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- When to use IMG vs. CSS background-image? 31 answers
I just read this entry but I am still not quite sure about the reasoning for the choices. In particular, I'd like to understand exactly what is meant by "content" and "non-content/other" images and why I should use img when I am adding content images to my site and background-image when adding non content images.
Here is my understanding of "content" and "non-content" image:
Content images are those images that are dynamically generated. For example, images of users that are displayed on their profile page and images that are uploaded to a photo gallery, a blog, etc.
Non-content images are those non-dynamic images that are part of the site design. They're "baked in" if you will. E.g. logos, image links, image buttons, etc.
If my definitions are correct - and please tell me if they're not - then it seems to me the reasoning for using each would be as follows (although this isn't exactly apparent in the article linked to, hence my follow up question):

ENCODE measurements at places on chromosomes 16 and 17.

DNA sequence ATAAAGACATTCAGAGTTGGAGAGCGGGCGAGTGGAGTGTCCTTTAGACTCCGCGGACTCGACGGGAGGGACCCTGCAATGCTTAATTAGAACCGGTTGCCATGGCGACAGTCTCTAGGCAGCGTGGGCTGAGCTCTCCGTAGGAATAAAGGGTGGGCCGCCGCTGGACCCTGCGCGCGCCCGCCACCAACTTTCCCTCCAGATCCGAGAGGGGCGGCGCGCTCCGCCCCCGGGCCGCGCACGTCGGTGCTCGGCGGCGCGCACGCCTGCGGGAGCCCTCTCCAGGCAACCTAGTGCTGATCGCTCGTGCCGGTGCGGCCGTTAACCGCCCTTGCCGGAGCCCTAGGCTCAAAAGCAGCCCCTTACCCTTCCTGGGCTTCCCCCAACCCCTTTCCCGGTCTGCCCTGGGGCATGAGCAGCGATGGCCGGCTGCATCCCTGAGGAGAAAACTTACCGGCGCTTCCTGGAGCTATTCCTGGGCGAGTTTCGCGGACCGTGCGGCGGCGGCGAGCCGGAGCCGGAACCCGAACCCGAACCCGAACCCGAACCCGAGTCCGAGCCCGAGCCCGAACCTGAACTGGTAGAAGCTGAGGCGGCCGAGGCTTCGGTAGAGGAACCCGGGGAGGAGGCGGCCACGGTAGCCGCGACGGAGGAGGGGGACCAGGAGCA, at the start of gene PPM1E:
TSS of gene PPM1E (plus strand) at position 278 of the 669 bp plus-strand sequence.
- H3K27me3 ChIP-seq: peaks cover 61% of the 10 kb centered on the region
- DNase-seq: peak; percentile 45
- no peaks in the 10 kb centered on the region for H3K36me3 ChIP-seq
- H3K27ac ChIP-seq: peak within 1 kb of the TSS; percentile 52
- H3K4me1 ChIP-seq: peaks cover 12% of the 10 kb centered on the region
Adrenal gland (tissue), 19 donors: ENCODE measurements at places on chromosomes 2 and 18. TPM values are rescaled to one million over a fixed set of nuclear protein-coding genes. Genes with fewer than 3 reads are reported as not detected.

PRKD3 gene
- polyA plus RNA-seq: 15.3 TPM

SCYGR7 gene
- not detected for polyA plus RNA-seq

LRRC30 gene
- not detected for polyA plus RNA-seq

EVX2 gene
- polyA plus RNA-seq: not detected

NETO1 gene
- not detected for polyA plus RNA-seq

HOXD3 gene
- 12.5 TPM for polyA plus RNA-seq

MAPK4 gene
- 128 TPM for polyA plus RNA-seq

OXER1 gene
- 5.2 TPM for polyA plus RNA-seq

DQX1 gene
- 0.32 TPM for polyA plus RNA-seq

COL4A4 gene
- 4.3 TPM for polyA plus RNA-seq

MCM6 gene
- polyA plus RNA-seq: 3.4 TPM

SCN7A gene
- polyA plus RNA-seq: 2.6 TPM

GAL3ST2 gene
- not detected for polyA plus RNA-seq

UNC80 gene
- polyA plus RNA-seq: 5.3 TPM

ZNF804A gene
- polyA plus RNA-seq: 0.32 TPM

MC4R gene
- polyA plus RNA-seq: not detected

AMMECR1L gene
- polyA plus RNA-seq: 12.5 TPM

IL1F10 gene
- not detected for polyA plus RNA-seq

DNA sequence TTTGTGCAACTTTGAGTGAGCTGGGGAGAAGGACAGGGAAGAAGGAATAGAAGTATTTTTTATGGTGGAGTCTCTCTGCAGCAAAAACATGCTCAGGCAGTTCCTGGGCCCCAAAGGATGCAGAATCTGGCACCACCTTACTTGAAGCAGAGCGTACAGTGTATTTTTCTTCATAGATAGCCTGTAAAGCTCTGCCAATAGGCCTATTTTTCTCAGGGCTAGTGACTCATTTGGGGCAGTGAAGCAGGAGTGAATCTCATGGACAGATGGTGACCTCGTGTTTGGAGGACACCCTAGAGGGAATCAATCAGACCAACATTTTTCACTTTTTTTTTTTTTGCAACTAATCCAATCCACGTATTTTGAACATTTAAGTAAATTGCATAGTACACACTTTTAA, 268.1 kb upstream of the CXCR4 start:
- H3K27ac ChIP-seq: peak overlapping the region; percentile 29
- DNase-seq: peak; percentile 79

Non content images tend to not change as much as content images. I.e. logos, button images, links with images, etc. tend to stay the same. They're only changed if the site owner decides to redesign the site.
Content images, on the other hand, tend to change frequently. New images are uploaded often, users change their profile images and photo galleries, etc.
So because of the dynamic nature of content images, they need an img tag that can dynamically be modified by whatever tech stack the site is driven by. The not so frequently changing images don't need image tags. They can be loaded from the site design assets directly in the css file for performance and easy maintainability.
Is that about right or am I missing something?